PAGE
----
When the person with addiction shows evidence of being in meaningful recovery, partners (through fear) can sometimes hold on tightly to control strategies long past their usefulness in the mistaken belief that this is what is providing some safety. It seems counter-intuitive to let go of the control so that the person with addiction can take full responsibility and accountability for their actions.

Letting Go Of Control

Consider the parable of how to trap a monkey. A peanut is placed inside a tethered glass jar, which the monkey can just get it’s hand into. The monkey can’t release it’s hand while it is grasping the peanut. All it needs to do is let go of the peanut and it will be free.

 

Letting go of control often leads to something better – the opportunity for the person with addiction to rebuild trust.

As previously mentioned, letting go of control can seem counter-intuitive and terrifying. It requires a leap of faith, not necessarily towards the person with addiction but within oneself. It means connecting to and validating one’s own feelings e.g. “I’m feeling that something is off” or “Right now I’m not feeling that I’m being lied to”. Often, in the days after Discovery/Disclosure, partners experience strong memories of when they felt something wasn’t right and they now know why. It’s good to listen to these and experience feelings of vindication – “I was right to feel that way”.

Gaslighting

Unfortunately this leap of faith in oneself isn’t always an easy process as the person with addiction will likely have spent years manipulating the partner’s reality. This usually happens through Gaslighting, a desperate bid to avoid detection and/or confrontation. Gaslighting is a term derived from a 1944 film where the emotionally abusive husband drives his wife to insanity by tampering with the gaslights, then denying her reality when she tells him they have been flickering. Given that the leap of faith requires the partner to connect to and validate their feelings, how can they when all trust of their own feelings has been broken? Gaslighting can take the following forms:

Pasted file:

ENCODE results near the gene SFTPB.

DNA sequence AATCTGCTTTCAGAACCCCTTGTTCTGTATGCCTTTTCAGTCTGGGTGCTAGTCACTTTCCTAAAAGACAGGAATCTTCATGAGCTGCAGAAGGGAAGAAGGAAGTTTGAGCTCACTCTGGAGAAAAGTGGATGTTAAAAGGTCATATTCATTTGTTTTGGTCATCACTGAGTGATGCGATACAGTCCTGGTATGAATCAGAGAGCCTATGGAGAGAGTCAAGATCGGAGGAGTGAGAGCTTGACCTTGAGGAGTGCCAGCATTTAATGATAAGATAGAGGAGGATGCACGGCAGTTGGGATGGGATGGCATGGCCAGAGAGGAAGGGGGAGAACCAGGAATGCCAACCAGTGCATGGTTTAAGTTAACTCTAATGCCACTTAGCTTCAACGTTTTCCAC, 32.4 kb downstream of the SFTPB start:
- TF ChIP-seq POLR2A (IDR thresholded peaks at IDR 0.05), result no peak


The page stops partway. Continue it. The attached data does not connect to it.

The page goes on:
• Lying.
  • Denial – even when there is proof.
  • Erosion of the partners identity e.g. questioning/criticism of their likes/dislikes, skills and achievements.
  • Invalidating feelings e.g. “Everything’s fine”, “You’re being over sensitive”, “You’re over-reacting”.
  • Actions not matching words – causing confusion, self-doubt or Emotional Fog.
  • Projection – people often unconsciously project emotions they aren’t comfortable experiencing onto others so that they can do the feelings for them e.g. “You’re angry”, rather than, “I’m angry that you’re questioning me”.
  • Questioning the partner’s mental state e.g. “You know how you over-react”, “You’ve had depression for a long time”.

Taking a leap of faith and relinquishing control isn’t just down to the partner. It’s helpful if the person with addiction can show the partner their understanding of how they have manipulated their reality in the past and also show empathy for how this has affected them.

Stuckness is usually noticed when the initial momentum of recovery has slowed and life has taken on some semblance of normality.  The difficult feelings can provide the motivation for couples to explore their relationship in a deeper way than they have ever done previously.